Healthcare Data Breaches: Insights and Implications

The information age, with its convenience and advantages, is riddled with risks, of which data breaches are among the significant concerns. A data breach happens when confidential or protected information receives external exposure in an unauthorized fashion by third parties having malicious intent.

Data breaches heavily impact the users’ trust and their relationship with corporations. As for corporations, it hampers their reputation and market standing; in short, their goodwill. These are reasons why companies have been contesting breach prevention solutions.

Healthcare Sector and Data Breaches

Like any industry, healthcare, too, has been a victim of data breaches over the past few years. It gets regarded among the most prone sectors to unauthorized access to consumer information. According to the HIPAA Journal, about 3705 data breaches of 500 or more records got reported to the HHS Office for Civil Rights. Also, Anthem Inc posits that almost 78.8 million people’s confidential information got compromised in 2015. The stolen data included names, social security numbers, home addresses and dates of birth.

An HHS data analysis on hospital breaches by Bitglass has a big reveal. In 2020, over 500 data breaches got reported for hacking and IT incidents at the top risk factor, spanning 67.3 percent of all cases. The other major reported factors included loss, theft or unauthorized disclosure.

According to a survey by IBM, only 23 percent of hospitals have security automation tools. A HIMSS survey reported that 6 percent or less IT budget gets dedicated to resolving cybersecurity. Check this – minishortner

Instances and Case Examples

Among the most significant healthcare data breaches in 2020 included Trinity Health. Nealy 3.3 million individuals’ details got accessed through ransomware attacks. In 2021, Trinity faced another attack, compromising the health data of over 5,50,000 patients. MEDNAX Services faced a data breach of over 1,200,000 individuals, and the Inova Health System breach led to the data exposure of more than 1,000,000 users.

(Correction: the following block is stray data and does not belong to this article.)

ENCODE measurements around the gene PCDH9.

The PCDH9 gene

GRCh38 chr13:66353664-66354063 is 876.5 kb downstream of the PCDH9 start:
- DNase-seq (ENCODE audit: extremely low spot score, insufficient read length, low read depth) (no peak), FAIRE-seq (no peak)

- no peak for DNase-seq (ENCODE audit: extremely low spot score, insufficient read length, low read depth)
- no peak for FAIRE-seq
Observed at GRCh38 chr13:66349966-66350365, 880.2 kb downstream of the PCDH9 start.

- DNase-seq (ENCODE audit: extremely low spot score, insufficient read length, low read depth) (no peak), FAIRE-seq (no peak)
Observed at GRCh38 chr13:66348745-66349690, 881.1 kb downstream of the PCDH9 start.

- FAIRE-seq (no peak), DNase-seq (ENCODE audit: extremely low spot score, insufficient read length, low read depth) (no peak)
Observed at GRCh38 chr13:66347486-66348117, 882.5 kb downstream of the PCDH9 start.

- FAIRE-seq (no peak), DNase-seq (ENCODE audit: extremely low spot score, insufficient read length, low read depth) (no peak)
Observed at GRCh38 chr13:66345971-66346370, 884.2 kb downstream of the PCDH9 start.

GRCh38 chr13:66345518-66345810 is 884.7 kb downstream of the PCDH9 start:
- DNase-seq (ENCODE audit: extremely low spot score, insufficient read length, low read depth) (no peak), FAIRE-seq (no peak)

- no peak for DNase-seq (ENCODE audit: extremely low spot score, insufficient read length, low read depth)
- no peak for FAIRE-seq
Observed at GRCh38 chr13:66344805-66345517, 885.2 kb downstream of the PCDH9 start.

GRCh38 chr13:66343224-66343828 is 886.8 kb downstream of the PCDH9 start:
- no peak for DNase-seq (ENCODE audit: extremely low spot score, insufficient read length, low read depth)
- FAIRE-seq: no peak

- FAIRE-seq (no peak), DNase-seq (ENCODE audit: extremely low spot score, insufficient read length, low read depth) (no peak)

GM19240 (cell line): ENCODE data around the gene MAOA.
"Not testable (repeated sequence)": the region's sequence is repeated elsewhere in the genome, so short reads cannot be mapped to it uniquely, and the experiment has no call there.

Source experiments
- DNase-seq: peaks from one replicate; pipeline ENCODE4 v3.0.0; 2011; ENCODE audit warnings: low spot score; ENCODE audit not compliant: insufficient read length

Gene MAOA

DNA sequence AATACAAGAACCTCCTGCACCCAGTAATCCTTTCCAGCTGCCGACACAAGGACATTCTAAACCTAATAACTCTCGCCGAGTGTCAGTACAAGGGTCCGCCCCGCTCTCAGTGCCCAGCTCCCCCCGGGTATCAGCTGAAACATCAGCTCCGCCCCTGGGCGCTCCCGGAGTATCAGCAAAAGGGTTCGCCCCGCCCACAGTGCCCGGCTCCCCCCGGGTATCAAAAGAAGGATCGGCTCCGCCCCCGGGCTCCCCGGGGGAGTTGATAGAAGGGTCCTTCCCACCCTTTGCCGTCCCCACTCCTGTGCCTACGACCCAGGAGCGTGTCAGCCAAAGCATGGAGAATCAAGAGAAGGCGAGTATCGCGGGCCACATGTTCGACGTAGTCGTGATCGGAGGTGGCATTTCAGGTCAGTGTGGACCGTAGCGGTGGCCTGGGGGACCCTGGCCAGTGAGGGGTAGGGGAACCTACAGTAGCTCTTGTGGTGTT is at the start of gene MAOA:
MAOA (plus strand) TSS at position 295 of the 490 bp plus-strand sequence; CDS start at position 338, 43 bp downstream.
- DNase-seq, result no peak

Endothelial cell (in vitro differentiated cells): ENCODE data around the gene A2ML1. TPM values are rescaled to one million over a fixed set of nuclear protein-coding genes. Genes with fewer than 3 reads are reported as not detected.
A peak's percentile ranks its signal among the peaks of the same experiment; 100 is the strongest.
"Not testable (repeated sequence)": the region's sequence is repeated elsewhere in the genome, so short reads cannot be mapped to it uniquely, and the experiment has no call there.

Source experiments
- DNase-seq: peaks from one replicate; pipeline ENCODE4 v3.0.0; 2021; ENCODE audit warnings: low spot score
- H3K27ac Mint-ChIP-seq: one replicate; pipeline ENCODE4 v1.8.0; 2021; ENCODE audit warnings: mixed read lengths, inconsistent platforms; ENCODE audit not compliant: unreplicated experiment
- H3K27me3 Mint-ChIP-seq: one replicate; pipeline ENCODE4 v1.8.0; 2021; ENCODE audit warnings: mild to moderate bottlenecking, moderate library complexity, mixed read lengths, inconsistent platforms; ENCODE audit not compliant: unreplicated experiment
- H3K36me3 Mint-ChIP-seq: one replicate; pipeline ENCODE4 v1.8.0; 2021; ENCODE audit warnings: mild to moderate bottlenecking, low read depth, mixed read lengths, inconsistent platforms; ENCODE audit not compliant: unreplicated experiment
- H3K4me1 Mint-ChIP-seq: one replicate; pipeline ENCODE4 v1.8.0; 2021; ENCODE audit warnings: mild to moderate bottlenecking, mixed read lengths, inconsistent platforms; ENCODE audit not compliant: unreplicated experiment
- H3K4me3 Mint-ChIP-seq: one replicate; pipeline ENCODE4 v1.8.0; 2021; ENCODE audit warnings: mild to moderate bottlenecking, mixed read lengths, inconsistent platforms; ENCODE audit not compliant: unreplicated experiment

According to healthcare data insights, about 328,090,000 individuals were affected by data breaches between 2015 and 2021.

Consequences and Costs of Healthcare breaches

One might wonder about the consequences of healthcare data breaches. Here’s what is worrisome. As one of the primary targets for hackers, healthcare breaches render access to users’ personal, financial and medical information. Such data can get used in several ways. For instance, it can get sold to third parties or competitors for immediate access. Also, personal information can get used for blackmailing customers or orchestrating criminal activities through impersonation. Other possibilities can involve sensitive medical information related to STDs or terminal illnesses to embarrass the user or patient. In many cases, hackers can also use credit card information to purchase drugs or fill prescriptions.

According to Ponemon, a research center, the average cost per healthcare breach increased from $429 to $499 from 2019 to 2020, respectively. Typically, healthcare firms take almost 96 days to identify and 236 dates to recover from the breach. It gets regarded as the longest time to recover among several industries.

In avoiding the precipitation of such high-level crimes, breach prevention is the need of the hour.

Avoiding Healthcare Breaches

In light of the severity of breaches, there are several ways that hospitals and healthcare centers can deploy to minimize and even mitigate healthcare breaches.

Note that security is only as strong as its weakest link or loose end. So, avoidance is the key! Each interaction with a system can be a potential threat.

Below are a few best practices that can help avoid data breaches:

  • Software should get patched and updated as soon as the latest options become available
  • Sensitive and confidential data can get protected through high-grade encryption
  • Devices should get upgraded when software is no longer deemed supportive by the manufacturer or developer
  • BYOD security policies – All devices can get mandated to use business-grade VPN service and antivirus protection
  • Mobile Device Management (MDM), Endpoint Detection and Response (EDR) – these can help mitigate and avoid security risks
  • Consulting with data centers for remote data storage. In this way, the onus for data security and management lies with data centers
  • Enforcing strong credentials and multi-factor authentication – This can help encourage using better user cybersecurity practices. Users can also get encouraged to start using a password manager
  • Educating and training employees in deploying best industry practices and ways of mitigating socially-engineered attacks
  • Protected Harbor – It ensures HIPAA compliance and secures PHIs and EHRs. This one builds a custom protocol for the corporation from the ground up to safeguard the data center in the healthcare and medical industries against attacks, outages and downtime, among others.

Parting Words

The new wave of technology is witnessing the use of Artificial Intelligence (AI), Machine Learning (ML) and multi-level authentication protocols, among others. Nonetheless, the scare of a data breach is severe and inevitable, and resources are devoted to reducing the impact and scale of data breaches.

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